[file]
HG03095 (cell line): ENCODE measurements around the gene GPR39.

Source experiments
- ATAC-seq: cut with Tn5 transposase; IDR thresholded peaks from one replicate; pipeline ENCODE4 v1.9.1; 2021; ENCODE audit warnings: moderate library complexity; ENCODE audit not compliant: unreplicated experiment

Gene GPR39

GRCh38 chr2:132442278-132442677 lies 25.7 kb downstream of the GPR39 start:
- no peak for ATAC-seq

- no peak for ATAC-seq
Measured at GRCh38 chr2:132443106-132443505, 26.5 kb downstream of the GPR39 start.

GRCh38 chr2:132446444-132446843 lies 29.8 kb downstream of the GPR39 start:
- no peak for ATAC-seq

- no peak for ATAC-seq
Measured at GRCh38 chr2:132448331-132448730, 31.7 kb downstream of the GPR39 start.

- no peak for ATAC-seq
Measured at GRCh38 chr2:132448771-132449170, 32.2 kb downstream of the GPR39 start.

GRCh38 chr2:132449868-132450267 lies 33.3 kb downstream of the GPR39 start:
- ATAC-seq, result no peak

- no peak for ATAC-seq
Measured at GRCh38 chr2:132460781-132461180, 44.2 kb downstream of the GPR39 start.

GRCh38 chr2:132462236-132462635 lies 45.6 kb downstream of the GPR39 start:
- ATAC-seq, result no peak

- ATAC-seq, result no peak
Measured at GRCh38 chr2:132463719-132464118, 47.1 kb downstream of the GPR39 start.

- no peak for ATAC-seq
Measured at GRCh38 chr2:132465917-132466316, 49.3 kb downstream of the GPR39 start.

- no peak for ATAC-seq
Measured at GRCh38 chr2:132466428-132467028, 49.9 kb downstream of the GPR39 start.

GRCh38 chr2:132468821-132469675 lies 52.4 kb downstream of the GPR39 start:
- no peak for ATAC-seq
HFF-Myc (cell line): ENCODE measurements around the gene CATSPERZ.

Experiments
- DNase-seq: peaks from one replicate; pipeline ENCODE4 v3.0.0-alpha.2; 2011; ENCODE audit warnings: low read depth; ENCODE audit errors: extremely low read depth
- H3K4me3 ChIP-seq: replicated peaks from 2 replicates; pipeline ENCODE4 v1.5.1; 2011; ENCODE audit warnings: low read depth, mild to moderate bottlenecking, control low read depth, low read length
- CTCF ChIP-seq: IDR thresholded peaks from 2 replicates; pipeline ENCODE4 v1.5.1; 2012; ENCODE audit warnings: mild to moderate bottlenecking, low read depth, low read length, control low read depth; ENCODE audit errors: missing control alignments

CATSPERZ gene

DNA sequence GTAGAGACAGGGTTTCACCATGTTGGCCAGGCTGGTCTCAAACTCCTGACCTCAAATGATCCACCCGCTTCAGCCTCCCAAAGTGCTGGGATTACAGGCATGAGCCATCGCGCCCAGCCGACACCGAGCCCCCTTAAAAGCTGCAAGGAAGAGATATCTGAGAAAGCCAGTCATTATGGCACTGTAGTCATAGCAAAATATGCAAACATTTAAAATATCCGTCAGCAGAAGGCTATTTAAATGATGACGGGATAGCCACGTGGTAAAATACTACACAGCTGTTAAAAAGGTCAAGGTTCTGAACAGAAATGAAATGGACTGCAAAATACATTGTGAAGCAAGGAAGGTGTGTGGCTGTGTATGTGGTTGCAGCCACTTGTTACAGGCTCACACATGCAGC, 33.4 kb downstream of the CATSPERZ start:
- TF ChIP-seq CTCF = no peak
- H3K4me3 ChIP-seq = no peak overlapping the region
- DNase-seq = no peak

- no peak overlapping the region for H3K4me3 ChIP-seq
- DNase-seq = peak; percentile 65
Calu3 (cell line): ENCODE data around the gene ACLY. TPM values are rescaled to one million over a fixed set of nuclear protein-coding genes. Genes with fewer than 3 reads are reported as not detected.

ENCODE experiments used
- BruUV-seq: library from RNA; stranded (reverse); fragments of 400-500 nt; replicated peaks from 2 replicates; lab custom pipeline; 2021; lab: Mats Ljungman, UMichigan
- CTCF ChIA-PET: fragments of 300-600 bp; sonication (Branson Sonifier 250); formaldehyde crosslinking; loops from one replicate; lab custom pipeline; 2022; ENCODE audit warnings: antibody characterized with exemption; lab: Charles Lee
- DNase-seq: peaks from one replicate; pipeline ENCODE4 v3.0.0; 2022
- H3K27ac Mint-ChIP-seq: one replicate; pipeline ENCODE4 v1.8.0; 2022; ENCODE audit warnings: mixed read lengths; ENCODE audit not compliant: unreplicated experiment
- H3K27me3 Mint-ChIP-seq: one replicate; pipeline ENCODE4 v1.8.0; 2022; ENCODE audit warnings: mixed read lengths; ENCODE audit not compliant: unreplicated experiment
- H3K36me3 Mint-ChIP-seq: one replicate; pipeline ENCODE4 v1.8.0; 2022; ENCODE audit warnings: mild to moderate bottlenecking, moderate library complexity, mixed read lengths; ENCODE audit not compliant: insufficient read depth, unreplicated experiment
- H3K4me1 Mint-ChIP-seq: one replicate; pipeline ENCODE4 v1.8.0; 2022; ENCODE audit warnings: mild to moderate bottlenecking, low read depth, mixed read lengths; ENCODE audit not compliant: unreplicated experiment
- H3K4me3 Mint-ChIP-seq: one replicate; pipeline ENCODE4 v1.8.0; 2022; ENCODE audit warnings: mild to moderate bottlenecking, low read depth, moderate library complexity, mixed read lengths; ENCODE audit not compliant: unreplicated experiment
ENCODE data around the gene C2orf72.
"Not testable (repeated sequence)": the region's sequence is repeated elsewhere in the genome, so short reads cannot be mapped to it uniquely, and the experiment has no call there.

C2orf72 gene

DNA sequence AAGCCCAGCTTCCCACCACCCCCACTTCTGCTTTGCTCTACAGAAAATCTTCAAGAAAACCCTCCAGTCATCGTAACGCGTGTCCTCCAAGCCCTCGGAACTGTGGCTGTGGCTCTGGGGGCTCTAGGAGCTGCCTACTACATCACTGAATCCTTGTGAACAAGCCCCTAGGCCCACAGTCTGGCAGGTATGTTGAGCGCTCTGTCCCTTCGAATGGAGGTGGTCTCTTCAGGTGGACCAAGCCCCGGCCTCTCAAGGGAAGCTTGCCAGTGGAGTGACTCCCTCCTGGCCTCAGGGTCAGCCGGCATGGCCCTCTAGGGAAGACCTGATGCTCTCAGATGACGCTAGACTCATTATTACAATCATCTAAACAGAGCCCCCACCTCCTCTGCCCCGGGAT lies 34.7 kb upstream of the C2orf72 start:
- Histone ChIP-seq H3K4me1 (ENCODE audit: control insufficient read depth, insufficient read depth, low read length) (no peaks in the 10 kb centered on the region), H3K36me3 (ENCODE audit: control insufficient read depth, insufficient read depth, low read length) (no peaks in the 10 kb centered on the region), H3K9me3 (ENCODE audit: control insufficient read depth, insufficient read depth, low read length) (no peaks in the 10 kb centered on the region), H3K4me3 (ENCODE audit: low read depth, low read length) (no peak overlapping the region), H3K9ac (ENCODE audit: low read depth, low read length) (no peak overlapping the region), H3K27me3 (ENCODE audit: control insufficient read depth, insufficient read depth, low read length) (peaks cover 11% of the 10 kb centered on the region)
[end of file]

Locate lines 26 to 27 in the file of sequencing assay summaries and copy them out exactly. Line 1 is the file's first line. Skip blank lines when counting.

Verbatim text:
Measured at GRCh38 chr2:132466428-132467028, 49.9 kb downstream of the GPR39 start.

GRCh38 chr2:132468821-132469675 lies 52.4 kb downstream of the GPR39 start: